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Fluid Journal : Fluid Journal 2005-2007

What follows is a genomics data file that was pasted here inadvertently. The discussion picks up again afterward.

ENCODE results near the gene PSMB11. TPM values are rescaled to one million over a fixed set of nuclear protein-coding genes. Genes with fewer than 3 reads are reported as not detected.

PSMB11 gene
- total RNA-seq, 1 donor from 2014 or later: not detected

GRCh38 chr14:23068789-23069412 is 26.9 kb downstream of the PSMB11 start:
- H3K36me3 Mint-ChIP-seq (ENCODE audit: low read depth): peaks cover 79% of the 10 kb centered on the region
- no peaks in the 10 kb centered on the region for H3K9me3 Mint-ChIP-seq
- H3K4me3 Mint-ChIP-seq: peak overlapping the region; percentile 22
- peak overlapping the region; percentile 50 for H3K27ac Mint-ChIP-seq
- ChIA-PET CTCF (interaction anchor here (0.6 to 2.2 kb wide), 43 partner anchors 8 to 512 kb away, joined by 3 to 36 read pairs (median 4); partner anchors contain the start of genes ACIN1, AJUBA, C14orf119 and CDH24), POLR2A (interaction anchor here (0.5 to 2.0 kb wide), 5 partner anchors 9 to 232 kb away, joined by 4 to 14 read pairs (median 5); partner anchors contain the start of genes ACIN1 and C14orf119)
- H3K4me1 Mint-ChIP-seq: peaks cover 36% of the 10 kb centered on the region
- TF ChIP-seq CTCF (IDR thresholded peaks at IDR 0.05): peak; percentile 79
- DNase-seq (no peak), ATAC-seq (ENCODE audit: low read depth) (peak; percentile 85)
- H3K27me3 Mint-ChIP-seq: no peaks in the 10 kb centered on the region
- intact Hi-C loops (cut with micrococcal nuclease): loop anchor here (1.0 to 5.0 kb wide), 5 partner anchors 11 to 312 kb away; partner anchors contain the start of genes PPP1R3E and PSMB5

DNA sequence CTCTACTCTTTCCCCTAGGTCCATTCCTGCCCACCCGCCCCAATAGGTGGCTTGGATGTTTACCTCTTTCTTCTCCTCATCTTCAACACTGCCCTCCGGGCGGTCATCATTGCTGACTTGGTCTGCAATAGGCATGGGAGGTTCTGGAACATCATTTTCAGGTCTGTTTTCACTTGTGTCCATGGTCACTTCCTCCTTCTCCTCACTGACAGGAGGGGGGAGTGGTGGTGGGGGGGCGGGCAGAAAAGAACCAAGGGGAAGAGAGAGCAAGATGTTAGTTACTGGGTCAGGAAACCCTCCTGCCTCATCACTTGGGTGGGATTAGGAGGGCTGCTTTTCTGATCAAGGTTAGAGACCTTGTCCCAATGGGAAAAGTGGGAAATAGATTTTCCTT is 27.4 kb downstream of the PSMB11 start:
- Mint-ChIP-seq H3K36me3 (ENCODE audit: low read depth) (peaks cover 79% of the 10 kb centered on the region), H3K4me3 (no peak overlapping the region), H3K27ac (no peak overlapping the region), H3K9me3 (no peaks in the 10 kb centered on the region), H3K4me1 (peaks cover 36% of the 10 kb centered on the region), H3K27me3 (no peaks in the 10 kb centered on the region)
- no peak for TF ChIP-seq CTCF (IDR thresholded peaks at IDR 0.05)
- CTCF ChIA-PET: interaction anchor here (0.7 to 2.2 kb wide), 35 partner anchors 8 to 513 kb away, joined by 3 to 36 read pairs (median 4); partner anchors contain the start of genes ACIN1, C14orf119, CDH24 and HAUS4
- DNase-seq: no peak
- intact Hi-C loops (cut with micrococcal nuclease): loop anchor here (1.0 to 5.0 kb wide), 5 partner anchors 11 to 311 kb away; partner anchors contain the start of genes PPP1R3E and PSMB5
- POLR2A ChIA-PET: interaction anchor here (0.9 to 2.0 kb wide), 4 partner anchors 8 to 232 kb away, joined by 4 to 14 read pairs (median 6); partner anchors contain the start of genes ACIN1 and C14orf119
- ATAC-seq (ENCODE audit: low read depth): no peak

Winter 2005 Fluid Journal 2 Embryo abortion. Although there are about 40 ovules per boll (8 to 10 ovules/compartment; 4 to 5 compart- ments/boll) rarely do we find 40 mature seeds/boll. The typical boll contains 25 to 30 mature seeds and 10 to 15 aborted ovules. Embryo abortion is primarily caused by inadequate nutrition from both organic and inorganic supplies. The lack of adequate reduced N-com- pounds is the primary causal agent for embryo abortion, in my opinion. Cotton produces a large number of floral buds during its life but only a small percentage of the young fruit ever matures and contributes to yield. When viable embryo numbers drop below 20 seeds/boll, the entire fruit usually aborts about 5 to 7 days post anthesis. As the embryo dies, ethylene is produced, and as ethylene concen- trations increase with increasing numbers of dead embryos, the boll aborts. This represents a significant loss of both reduced Carbon (C) and minerals. Boll abortion is quite pronounced in cotton where it ranges from 85 to 90 percent in low-yielding environments to 65 to 80 percent in high-yielding environments. Adequate water. Maintaining an adequate water supply to minimize the risk of plant water stress reducing photosynthesis and N metabolism, and maintaining an adequate supply of N, P, K, and S in the soil solution during the early phase of each fruit's development are very critical to capitalizing on the inherent yield potential of this crop plant. The biology of the cotton plant is basically that of a woody perennial with an indeterminate growth habit. Seed production is insignificant to its survival as a plant species. Any minor disturbance in its supply of environ- mental resources required for growth will result in shedding of small fruit to maintain vegetative tissue for re- growth when the stress is relieved. In today's production systems we emphasize earliness, which means we want to retain a very high percentage of the first three to four weeks of flowering. Water and nutrient supplies during the critical stages of develop- ment of each young fruit determine whether it is retained to maturity or aborts. Sparse root density. One other major problem with cotton that increases the probability of water and nutrient stress is the root system. Cotton is a tap-rooted plant that has the potential to exploit considerable soil depth. However, cotton has an extremely low root length density (root length/soil volume) throughout the depth of the profile, averaging only one cm/cm3 of soil. This sparse density causes significant problems with both water and nutrient acquisi- tion at a sufficient rate to meet the demands of a high-yielding crop, especially in environments with high evaporative demand. Peak water demand Peak water demand occurs from 70 to 110 days after planting and aver- ages about 0.25 inches/day. With average rainfall and 4 gallons/minute/ A of irrigation water supply, we can maximize yield of high-quality fiber within the temperature constraints of our growing season. We have developed management strategies involving plant density (row spacing/ plant population/row length) to minimize the risk of excessive plant water stress during critical develop- mental periods in the life of the plant. We have clearly demonstrated that narrow rows (30-inch) and an in-row population of three plants/foot of drill row are ideal; however, populations from 2 to 4 plants/foot are not yield limiting. Water/N relationships Under irrigated conditions, the amount of N required per acre depends entirely on water supply (Figure 1). We determined that cotton requires 5 pounds N/inch of water Figure 1. Effect of water and N supplied at varying levels on lint yield of cotton
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